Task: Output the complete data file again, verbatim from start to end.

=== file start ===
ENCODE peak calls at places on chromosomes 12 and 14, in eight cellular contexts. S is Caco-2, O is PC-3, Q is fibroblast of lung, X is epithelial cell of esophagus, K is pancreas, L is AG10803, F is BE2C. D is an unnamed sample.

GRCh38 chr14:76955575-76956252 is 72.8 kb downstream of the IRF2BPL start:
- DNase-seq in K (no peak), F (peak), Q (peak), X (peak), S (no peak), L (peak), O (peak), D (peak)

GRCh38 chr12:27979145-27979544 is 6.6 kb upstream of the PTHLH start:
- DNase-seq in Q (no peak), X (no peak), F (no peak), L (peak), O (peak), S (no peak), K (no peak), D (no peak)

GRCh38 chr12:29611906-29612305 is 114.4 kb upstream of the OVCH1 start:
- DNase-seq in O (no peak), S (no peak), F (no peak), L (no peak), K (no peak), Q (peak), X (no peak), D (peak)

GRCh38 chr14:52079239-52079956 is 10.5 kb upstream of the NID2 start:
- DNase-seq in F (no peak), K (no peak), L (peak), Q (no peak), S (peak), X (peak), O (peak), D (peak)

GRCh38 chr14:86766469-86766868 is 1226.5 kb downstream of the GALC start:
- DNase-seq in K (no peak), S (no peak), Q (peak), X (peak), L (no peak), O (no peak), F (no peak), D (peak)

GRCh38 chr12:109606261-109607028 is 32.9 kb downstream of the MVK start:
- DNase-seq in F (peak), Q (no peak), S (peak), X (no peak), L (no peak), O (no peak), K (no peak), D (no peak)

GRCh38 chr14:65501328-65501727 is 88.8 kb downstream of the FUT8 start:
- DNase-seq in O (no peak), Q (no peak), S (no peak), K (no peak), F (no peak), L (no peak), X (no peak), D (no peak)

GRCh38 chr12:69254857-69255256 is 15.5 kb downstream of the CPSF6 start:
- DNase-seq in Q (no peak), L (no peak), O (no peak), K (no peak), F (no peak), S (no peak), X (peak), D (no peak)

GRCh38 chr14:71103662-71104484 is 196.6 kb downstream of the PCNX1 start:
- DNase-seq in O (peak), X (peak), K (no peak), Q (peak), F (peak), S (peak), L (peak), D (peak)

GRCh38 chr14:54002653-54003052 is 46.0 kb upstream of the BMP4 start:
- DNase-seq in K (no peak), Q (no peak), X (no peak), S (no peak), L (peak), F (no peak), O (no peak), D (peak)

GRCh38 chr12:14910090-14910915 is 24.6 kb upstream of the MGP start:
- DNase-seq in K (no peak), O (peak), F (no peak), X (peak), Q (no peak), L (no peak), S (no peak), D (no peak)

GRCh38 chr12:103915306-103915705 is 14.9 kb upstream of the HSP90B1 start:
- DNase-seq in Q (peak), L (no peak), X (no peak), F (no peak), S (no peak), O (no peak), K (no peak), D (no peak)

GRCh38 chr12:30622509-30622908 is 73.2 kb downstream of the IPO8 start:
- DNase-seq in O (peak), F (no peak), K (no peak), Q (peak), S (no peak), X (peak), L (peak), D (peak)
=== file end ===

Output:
ENCODE peak calls at places on chromosomes 12 and 14, in eight cellular contexts. S is Caco-2, O is PC-3, Q is fibroblast of lung, X is epithelial cell of esophagus, K is pancreas, L is AG10803, F is BE2C. D is an unnamed sample.

GRCh38 chr14:76955575-76956252 is 72.8 kb downstream of the IRF2BPL start:
- DNase-seq in K (no peak), F (peak), Q (peak), X (peak), S (no peak), L (peak), O (peak), D (peak)

GRCh38 chr12:27979145-27979544 is 6.6 kb upstream of the PTHLH start:
- DNase-seq in Q (no peak), X (no peak), F (no peak), L (peak), O (peak), S (no peak), K (no peak), D (no peak)

GRCh38 chr12:29611906-29612305 is 114.4 kb upstream of the OVCH1 start:
- DNase-seq in O (no peak), S (no peak), F (no peak), L (no peak), K (no peak), Q (peak), X (no peak), D (peak)

GRCh38 chr14:52079239-52079956 is 10.5 kb upstream of the NID2 start:
- DNase-seq in F (no peak), K (no peak), L (peak), Q (no peak), S (peak), X (peak), O (peak), D (peak)

GRCh38 chr14:86766469-86766868 is 1226.5 kb downstream of the GALC start:
- DNase-seq in K (no peak), S (no peak), Q (peak), X (peak), L (no peak), O (no peak), F (no peak), D (peak)

GRCh38 chr12:109606261-109607028 is 32.9 kb downstream of the MVK start:
- DNase-seq in F (peak), Q (no peak), S (peak), X (no peak), L (no peak), O (no peak), K (no peak), D (no peak)

GRCh38 chr14:65501328-65501727 is 88.8 kb downstream of the FUT8 start:
- DNase-seq in O (no peak), Q (no peak), S (no peak), K (no peak), F (no peak), L (no peak), X (no peak), D (no peak)

GRCh38 chr12:69254857-69255256 is 15.5 kb downstream of the CPSF6 start:
- DNase-seq in Q (no peak), L (no peak), O (no peak), K (no peak), F (no peak), S (no peak), X (peak), D (no peak)

GRCh38 chr14:71103662-71104484 is 196.6 kb downstream of the PCNX1 start:
- DNase-seq in O (peak), X (peak), K (no peak), Q (peak), F (peak), S (peak), L (peak), D (peak)

GRCh38 chr14:54002653-54003052 is 46.0 kb upstream of the BMP4 start:
- DNase-seq in K (no peak), Q (no peak), X (no peak), S (no peak), L (peak), F (no peak), O (no peak), D (peak)

GRCh38 chr12:14910090-14910915 is 24.6 kb upstream of the MGP start:
- DNase-seq in K (no peak), O (peak), F (no peak), X (peak), Q (no peak), L (no peak), S (no peak), D (no peak)

GRCh38 chr12:103915306-103915705 is 14.9 kb upstream of the HSP90B1 start:
- DNase-seq in Q (peak), L (no peak), X (no peak), F (no peak), S (no peak), O (no peak), K (no peak), D (no peak)

GRCh38 chr12:30622509-30622908 is 73.2 kb downstream of the IPO8 start:
- DNase-seq in O (peak), F (no peak), K (no peak), Q (peak), S (no peak), X (peak), L (peak), D (peak)